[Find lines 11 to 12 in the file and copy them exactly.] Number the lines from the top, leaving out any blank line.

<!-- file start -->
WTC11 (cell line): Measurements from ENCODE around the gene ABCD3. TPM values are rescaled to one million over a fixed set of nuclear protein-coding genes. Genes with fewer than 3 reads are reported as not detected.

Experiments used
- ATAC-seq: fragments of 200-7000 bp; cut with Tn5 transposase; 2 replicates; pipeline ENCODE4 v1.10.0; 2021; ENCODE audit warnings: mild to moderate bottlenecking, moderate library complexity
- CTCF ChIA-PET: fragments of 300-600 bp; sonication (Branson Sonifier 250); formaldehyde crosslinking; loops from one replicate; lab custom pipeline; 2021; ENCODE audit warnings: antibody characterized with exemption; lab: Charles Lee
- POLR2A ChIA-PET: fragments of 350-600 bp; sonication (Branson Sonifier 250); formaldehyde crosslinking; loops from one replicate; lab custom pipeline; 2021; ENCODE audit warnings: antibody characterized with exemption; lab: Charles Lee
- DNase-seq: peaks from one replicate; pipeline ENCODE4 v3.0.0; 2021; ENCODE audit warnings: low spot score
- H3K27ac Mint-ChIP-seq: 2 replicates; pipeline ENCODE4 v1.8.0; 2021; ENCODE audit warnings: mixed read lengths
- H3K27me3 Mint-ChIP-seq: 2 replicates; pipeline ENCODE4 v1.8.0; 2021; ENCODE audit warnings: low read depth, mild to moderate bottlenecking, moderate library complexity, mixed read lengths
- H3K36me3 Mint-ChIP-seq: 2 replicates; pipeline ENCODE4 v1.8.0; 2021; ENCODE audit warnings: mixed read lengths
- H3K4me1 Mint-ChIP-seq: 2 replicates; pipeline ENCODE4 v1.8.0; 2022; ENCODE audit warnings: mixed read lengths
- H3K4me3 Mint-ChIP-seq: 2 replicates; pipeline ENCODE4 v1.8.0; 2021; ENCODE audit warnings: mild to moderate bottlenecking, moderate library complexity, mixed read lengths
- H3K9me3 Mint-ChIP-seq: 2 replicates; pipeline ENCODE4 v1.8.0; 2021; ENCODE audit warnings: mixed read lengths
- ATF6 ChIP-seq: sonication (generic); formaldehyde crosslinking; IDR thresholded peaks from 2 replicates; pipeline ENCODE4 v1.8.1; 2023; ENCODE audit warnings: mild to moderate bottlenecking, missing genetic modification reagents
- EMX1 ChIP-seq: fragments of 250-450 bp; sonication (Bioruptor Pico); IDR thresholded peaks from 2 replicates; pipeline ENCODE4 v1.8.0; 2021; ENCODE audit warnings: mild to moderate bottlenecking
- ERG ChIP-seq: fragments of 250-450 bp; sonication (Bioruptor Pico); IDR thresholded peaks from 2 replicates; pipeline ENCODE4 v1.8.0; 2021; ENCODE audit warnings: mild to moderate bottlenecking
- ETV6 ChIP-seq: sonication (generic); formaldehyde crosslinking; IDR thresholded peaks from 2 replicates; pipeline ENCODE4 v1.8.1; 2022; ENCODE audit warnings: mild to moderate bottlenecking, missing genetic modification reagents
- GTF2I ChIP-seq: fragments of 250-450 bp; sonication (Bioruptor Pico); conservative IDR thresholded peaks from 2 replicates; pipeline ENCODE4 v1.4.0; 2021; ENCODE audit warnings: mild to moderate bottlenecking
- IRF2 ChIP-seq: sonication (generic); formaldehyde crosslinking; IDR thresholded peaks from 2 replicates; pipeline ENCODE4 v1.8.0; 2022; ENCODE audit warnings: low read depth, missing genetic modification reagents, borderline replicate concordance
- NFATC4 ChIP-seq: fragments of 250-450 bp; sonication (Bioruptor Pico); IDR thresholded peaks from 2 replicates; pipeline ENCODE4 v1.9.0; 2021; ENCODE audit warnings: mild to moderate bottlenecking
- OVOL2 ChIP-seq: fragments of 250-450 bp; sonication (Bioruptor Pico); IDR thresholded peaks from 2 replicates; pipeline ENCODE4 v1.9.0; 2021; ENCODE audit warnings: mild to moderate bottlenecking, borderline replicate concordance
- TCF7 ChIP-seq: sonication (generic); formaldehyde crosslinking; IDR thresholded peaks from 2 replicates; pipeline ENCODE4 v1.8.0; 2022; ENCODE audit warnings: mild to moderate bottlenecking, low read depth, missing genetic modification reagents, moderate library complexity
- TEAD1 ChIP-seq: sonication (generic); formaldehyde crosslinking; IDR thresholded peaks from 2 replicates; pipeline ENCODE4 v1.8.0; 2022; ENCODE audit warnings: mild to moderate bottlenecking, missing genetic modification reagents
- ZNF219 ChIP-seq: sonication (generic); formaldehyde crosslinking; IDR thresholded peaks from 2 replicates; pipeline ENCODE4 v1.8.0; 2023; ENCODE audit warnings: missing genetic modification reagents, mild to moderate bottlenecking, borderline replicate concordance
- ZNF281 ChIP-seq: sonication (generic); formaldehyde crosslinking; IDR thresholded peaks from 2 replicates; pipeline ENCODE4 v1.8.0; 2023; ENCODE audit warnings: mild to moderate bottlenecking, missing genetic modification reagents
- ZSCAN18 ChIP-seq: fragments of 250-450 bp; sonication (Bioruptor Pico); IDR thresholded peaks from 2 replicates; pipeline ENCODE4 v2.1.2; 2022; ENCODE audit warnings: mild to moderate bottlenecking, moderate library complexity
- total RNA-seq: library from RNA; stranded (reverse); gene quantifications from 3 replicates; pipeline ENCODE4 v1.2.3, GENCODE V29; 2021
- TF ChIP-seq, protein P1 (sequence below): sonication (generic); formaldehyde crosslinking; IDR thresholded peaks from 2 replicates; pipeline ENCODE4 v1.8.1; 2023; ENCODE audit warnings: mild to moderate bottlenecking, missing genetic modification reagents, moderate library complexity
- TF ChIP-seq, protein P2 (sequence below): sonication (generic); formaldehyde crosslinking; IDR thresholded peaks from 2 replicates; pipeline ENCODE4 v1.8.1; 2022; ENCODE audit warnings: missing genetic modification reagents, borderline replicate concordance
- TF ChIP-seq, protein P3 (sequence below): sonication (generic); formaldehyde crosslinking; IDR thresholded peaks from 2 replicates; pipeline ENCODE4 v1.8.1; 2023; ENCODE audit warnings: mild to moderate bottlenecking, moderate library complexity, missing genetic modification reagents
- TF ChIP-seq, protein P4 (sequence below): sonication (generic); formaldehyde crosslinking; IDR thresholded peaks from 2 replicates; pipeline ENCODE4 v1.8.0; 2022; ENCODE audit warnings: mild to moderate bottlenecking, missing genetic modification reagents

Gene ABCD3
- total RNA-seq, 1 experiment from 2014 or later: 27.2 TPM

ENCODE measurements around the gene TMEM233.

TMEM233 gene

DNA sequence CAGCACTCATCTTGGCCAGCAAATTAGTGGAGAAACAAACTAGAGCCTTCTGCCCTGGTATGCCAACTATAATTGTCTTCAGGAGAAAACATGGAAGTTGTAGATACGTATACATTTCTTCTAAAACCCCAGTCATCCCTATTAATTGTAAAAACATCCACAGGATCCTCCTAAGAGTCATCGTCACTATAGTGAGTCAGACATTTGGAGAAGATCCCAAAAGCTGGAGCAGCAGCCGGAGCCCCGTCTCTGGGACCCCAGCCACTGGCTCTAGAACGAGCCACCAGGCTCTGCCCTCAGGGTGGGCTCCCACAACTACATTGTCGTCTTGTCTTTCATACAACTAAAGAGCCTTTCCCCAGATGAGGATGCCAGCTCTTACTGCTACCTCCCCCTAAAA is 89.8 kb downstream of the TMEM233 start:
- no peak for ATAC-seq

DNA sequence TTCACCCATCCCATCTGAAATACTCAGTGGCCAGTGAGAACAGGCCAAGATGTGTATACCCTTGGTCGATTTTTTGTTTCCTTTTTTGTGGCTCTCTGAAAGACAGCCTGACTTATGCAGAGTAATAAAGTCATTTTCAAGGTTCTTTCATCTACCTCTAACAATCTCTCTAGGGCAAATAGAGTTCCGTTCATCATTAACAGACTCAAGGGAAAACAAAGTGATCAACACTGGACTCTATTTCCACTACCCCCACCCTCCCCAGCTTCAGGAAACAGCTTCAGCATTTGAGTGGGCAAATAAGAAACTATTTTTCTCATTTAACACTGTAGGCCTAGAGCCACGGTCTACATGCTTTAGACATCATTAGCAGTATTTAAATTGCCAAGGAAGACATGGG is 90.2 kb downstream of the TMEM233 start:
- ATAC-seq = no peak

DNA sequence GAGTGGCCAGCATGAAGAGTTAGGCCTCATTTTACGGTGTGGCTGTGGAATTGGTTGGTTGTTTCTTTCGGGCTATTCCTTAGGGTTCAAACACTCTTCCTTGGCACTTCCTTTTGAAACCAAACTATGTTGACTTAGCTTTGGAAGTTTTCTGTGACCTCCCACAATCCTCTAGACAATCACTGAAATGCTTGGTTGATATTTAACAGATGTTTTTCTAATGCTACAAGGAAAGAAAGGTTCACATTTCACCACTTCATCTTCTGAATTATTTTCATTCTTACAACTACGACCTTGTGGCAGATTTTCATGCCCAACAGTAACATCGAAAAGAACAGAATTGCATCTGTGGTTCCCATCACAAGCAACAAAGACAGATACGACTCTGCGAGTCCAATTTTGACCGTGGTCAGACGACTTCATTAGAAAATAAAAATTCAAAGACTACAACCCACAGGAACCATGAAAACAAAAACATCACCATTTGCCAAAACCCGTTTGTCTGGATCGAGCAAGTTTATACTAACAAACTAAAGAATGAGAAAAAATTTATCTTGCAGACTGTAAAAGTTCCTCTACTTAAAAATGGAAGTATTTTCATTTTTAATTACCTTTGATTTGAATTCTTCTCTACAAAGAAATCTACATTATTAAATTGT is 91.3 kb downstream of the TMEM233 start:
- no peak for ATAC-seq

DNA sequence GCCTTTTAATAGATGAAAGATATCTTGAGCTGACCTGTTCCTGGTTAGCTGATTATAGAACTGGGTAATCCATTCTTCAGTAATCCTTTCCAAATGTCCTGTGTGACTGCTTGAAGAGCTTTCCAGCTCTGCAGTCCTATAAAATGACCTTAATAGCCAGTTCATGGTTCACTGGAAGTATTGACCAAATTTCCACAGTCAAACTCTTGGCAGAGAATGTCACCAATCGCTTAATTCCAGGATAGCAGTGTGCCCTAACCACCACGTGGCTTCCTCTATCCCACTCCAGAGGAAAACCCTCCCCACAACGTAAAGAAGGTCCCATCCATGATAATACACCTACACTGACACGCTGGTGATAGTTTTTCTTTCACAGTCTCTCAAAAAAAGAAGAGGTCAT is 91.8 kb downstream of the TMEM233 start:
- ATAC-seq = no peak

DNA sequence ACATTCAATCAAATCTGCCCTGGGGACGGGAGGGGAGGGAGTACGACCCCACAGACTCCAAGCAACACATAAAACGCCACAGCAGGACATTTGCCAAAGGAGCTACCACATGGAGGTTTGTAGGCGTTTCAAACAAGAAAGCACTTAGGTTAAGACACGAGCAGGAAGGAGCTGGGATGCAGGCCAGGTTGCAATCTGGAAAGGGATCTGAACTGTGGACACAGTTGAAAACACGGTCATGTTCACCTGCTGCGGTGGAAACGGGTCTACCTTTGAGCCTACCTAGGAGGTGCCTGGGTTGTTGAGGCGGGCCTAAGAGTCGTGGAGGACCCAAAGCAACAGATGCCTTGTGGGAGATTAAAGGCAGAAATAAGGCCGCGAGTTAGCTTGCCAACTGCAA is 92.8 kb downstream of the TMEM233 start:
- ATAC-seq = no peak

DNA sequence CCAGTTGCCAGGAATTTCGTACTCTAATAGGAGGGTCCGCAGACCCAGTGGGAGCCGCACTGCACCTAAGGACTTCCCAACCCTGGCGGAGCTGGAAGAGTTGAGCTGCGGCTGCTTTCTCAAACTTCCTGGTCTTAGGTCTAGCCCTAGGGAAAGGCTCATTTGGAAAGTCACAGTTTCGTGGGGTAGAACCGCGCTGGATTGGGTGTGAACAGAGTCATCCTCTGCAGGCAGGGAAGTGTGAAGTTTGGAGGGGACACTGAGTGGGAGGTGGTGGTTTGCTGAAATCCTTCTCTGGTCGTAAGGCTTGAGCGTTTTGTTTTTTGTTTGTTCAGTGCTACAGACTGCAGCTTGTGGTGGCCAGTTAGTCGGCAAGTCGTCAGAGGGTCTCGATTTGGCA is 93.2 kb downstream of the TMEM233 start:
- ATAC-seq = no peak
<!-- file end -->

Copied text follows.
- H3K4me3 Mint-ChIP-seq: 2 replicates; pipeline ENCODE4 v1.8.0; 2021; ENCODE audit warnings: mild to moderate bottlenecking, moderate library complexity, mixed read lengths
- H3K9me3 Mint-ChIP-seq: 2 replicates; pipeline ENCODE4 v1.8.0; 2021; ENCODE audit warnings: mixed read lengths